Having been unbeaten in the Le Mans Series since entering at the start of 2007, Peugeot saw its winning streak come to an end in dramatic fashion at Silverstone as Audi stole the championship titles in the final round of the campaign.
Allan McNish and Dindo Capello secured victory in the race, while fourth place for team-mate's Mike Rockenfeller and Alex Premat saw them take the drivers' title. Audi also secured the constructors crown, while the team title went to Audi Sport Team Joest thanks to the result for the #2 car.
The race started in dramatic fashion when McNish went to the outside of Nicolas Minassian through Copse for the first time, with the Frenchman being tipped into a spin that dropped him down the order and left him battling back through the field,
Despite making his way through the field towards the front, his title hopes disappeared in dramatic fashion entering the Hangar Straight for the 46th time as contact with the GT2 IMSA Performance MATMUT car of Richard Lietz saw the Peugeot tipped into a spin. As has been the case on too many occasions this season, the LMP1 car got airbourne before making contact with the wall and was out of the race on the spot – leaving Rockenfeller and Premat well placed to overhaul the two-point deficit and take the crown.
Contact between Capello and Stephane Sarrazin in the sister Peugeot following the Safety Car period for Minassian's accident put the second 908 HDi out of contention after a lengthy pit-stop for repairs.
With the #1 Audi escaping with nothing worse than a puncture, it soon became apparent that an Audi win was in the bag barring any major issues and McNish and Capello duly secured the first LMS win for the R10 TDi, although there was a brief scare for Premat when he was forced to pit with a suspension problem. With the issue resolved however, he climbed back into a podium position before a late drive-through dropped the car back to fourth.
Jan Charouz and Stefan Mucke took a fine second place for the Charouz Racing Systems Lola-Aston Martin, while the podium was completed by the Pescarolo of Romain Dumas and Jean-Christophe Boullion.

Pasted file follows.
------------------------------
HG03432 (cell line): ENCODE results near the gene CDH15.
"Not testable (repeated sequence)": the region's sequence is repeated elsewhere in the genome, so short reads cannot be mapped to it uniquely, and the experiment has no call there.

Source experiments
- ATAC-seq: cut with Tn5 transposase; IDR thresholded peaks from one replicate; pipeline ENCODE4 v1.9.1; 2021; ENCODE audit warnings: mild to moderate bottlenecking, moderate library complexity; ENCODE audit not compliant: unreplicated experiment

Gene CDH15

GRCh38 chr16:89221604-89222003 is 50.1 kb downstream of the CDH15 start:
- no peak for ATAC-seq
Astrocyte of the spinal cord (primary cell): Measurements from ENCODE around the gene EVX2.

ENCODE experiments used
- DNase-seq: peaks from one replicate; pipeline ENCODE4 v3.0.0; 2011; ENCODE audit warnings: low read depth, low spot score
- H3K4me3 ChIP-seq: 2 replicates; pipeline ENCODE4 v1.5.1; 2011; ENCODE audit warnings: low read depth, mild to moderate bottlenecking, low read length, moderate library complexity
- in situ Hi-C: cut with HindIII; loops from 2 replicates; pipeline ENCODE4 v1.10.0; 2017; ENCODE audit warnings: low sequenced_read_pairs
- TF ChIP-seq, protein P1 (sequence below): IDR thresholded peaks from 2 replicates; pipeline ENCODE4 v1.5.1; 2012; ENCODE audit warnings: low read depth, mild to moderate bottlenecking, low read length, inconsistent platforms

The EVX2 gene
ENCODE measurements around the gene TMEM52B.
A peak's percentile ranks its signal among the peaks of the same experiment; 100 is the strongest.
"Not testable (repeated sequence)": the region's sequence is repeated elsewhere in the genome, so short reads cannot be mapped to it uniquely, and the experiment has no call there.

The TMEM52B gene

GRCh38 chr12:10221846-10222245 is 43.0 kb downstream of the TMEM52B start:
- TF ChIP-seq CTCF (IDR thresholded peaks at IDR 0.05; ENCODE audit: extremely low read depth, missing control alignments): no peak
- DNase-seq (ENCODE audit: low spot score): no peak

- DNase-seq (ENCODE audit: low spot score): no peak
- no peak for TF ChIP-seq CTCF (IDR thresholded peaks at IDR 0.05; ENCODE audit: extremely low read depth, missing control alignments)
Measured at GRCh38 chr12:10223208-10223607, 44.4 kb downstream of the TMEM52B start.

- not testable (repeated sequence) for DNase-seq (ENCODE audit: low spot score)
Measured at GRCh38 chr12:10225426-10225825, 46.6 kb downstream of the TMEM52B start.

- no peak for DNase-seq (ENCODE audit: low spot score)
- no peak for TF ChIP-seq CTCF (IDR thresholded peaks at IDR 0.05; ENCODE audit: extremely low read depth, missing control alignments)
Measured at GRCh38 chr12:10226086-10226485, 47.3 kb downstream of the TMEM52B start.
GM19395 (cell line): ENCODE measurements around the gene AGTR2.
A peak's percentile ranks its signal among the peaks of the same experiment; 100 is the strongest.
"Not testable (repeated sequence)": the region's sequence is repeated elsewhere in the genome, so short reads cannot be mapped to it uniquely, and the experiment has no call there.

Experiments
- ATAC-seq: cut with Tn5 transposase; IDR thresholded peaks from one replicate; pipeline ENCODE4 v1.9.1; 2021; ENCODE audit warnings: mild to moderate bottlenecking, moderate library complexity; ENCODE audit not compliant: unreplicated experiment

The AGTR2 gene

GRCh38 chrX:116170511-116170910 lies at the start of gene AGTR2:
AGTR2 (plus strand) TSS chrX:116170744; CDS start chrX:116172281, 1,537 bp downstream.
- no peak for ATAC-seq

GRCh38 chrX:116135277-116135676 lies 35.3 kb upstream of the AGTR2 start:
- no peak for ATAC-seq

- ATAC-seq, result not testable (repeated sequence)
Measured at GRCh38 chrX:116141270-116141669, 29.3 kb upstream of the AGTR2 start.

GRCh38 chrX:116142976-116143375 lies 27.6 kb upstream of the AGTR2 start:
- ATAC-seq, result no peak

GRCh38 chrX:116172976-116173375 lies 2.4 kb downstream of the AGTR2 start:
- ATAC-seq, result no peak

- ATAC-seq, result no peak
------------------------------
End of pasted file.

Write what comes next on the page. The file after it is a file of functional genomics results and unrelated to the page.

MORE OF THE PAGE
The LMP2 crown had already been decided in favour of van Merksteijn Motorsport man Jos Verstappen and the former F1 racer duly celebrated the title win with the class win with the white and purple Porsche RS Spyder finishing in an impressive fifth overall. The similar car of Horag Racing took second on the final outing for the car's owner Fredy Lienhard before he retires from racing, while Quifel-ASM took the final step on the podium. That however only came following late heartache for Embassy Racing on home soil, with Jonny Kane and Warren Hughes having taken the flag in third place. However, Kane was found to have exited the pit lane while a red light was showing, and the resultant time penalty dropped the #45 WF01 down to sixth place.
In GT1, Antonio Garcia and Tomas Enge did what they needed to do in their effort to secure the class crown, knowing they had to win to stand any chance of taking the title. The victory proved to be in vain however as Guillaume Moreau and Patrice Goueslard adopted a conservative approach to take the flag in third place – the pair being split by the Lamborghini of Peter Kox and Romain Rusinov that had started from pole. The Strakka Racing Aston Martin took fourth as all of the GT1 contingent made it to the finish.
Victory for Virgo Motorsport in GT2 ensured that Rob Bell successfully defending his title, although the Briton clinched the crown alone with regular partner Gianmaria Bruni away on FIA GT duties with AF Corse. As a result, Jaime Melo shared driving duties in the Ferrari as the team took a home win.
Second went to the Porsche of Marc Lieb and Alex Davison with third going to the Farnbacher Racing Ferrari of Pierre Kaffer, Pierre Ehret and Antony Beltoise.